Bitter rivalry characterizes the tone of the play. For example, when the Bishop of Winchester says that his prayers made the late King Henry V what he was, he touches off the following exchange with Gloucester:

GLOUCESTER:  The church! where is it? Had not churchmen pray’d      
His thread of life had not so soon decay’d:      
None do you like but an effeminate prince,      
Whom like a school-boy you may over-awe.      
WINCHESTER:  Gloucester, whate’er we like thou art protector,      
And lookest to command the prince and realm.   
Thy wife is proud; she holdeth thee in awe,      
More than God or religious churchmen may.      
GLOUCESTER:  Name not religion, for thou lov’st the flesh,      
And ne’er throughout the year to church thou go’st,   
Except it be to pray against thy foes. (1.1.35-45)   
In the war between England and France, Talbot stokes the fires against the French when he tells his compatriots how the enemy treated him before he gained freedom in a prisoner exchange.
With scoffs and scorns and contumelious taunts.      
In open market-place produc’d they me,      
To be a public spectacle to all:     
Here, said they, is the terror of the French,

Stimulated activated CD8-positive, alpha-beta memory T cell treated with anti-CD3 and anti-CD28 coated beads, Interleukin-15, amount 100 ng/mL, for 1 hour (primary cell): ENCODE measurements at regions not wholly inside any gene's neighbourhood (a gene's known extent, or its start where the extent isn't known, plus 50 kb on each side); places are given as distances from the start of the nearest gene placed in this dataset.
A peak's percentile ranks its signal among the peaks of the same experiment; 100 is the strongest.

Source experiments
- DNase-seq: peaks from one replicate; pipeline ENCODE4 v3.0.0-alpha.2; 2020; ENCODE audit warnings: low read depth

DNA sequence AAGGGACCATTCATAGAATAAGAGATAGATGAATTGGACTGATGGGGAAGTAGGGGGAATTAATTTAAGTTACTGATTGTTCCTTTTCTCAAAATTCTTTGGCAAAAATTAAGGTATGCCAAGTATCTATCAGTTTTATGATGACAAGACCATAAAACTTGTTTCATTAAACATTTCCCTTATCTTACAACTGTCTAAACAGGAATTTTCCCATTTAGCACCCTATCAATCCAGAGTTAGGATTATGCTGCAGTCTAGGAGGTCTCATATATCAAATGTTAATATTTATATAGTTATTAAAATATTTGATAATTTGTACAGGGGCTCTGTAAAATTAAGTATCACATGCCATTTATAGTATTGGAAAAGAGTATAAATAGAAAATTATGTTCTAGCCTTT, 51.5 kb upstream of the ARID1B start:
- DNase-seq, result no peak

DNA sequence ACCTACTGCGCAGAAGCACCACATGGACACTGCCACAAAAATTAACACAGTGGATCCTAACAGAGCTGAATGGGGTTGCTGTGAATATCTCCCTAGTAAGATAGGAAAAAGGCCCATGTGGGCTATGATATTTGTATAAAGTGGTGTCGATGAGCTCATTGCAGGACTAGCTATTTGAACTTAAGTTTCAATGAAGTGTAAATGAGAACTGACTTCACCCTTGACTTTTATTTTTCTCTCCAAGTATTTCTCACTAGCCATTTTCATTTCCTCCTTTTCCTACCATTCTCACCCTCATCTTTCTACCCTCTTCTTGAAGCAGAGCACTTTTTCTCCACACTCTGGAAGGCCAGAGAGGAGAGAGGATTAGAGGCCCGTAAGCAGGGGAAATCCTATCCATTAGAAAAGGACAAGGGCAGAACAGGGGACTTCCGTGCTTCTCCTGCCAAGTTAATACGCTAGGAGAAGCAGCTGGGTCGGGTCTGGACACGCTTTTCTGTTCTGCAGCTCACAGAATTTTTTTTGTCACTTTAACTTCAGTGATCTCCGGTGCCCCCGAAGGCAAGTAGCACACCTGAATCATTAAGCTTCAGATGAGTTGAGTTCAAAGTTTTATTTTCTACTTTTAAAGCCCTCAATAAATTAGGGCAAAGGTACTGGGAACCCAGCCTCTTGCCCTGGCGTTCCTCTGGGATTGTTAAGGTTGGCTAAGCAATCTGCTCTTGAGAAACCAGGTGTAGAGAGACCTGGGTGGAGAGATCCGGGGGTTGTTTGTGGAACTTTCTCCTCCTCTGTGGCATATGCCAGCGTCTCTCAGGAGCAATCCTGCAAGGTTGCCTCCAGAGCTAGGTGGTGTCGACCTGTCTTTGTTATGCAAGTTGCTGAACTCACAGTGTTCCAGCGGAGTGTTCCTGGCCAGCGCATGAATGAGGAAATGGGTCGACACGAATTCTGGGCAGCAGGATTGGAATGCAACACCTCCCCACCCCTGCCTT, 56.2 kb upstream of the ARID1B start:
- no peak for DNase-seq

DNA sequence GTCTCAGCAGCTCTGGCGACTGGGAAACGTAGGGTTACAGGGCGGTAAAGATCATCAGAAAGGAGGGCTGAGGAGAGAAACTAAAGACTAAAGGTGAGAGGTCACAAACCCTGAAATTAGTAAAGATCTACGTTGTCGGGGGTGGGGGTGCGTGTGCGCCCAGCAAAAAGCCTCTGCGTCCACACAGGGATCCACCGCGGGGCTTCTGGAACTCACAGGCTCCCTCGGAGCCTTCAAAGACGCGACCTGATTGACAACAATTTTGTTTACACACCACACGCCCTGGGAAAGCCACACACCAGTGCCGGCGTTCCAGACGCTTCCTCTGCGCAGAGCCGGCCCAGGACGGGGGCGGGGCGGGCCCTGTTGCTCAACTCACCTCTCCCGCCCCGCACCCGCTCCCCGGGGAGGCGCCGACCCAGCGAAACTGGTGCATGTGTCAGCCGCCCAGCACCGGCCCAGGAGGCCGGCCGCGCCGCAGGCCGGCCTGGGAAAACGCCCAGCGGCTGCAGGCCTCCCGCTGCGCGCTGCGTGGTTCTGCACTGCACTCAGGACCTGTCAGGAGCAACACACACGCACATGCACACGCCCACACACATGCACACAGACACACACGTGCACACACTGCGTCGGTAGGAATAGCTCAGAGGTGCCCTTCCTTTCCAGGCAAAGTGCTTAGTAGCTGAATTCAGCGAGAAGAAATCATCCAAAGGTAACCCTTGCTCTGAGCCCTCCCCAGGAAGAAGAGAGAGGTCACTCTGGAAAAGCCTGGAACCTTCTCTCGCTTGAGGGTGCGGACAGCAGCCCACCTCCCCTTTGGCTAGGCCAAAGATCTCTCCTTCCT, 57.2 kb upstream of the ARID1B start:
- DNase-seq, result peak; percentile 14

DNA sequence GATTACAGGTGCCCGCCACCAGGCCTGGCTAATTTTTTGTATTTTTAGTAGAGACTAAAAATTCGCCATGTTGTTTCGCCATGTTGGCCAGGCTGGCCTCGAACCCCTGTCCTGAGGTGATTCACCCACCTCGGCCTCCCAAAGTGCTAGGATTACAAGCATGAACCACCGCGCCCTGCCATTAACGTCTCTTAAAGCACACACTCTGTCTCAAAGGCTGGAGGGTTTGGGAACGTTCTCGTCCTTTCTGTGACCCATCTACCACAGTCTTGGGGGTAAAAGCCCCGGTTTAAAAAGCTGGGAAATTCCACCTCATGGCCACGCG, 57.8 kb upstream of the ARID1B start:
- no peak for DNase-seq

The scarecrow that affrights our children so. (1.4.42-46)   
Meanwhile, rancorous enmity divides England into factions supporting the King (the Lancasters) and those opposing him (the Yorkists). When members of the two 
factions meet in the Temple Garden in London, they pluck roses as symbols of their causes—the Lancasters a red rose and the Yorkists a white rose. Richard Plantagenet, the Yorkist leader, and the Earl of Suffolk (William de la Pole), a Lancastrian, exchange insults.
PLANTAGENET:  Now, by this maiden blossom in my hand,      
I scorn thee and thy faction, peevish boy.      
SUFFOLK:  Turn not thy scorns this way, Plantagenet.    
PLANTAGENET:  Proud Pole, I will, and scorn both him and thee.      
SUFFOLK:  I’ll turn my part thereof into thy throat. (2.4.78-82)   
The climax of a play or another literary work, such as a short story or a novel, can be defined as (1) the turning point at which the conflict begins to resolve itself for better or worse, or as (2) the final and most exciting event in a series of events. The climax of Henry VI Part I arguably occurs, according to both definitions, when Lord Talbot and his son die, galvanizing the English into redoubling their efforts and leading to the capture and execution of Joan of Arc. A peace treaty and English-French marriage then follow to maintain comity.
Sometimes a country is its own worst enemy. England fights France, but enemies at home also imperil the welfare of England.
Women can work wonders. Joan La Pucelle (Joan of Arc) proves that on the battlefield she is the equal of any man. However, Joan is depicted as evil—a witch who uses her diabolical power to repel the English. The historic Joan is depicted as extraordinarily pious and upright, though fierce in the pursuit of her goals. She is a canonized saint of the Roman Catholic Church and one of the most admired women in European history.
Age and ambition will take advantage of youth and innocence. Self-seekers attempt to manipulate the boy-king, Henry VI, in order to control the government.